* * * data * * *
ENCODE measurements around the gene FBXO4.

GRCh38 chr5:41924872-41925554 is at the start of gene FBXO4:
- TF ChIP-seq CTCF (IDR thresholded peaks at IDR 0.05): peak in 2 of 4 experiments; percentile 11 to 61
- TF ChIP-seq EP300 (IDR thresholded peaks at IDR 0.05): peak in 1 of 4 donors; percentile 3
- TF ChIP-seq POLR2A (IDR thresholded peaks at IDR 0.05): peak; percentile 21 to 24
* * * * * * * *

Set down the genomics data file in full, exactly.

ENCODE measurements around the gene FBXO4.

GRCh38 chr5:41924872-41925554 is at the start of gene FBXO4:
- TF ChIP-seq CTCF (IDR thresholded peaks at IDR 0.05): peak in 2 of 4 experiments; percentile 11 to 61
- TF ChIP-seq EP300 (IDR thresholded peaks at IDR 0.05): peak in 1 of 4 donors; percentile 3
- TF ChIP-seq POLR2A (IDR thresholded peaks at IDR 0.05): peak; percentile 21 to 24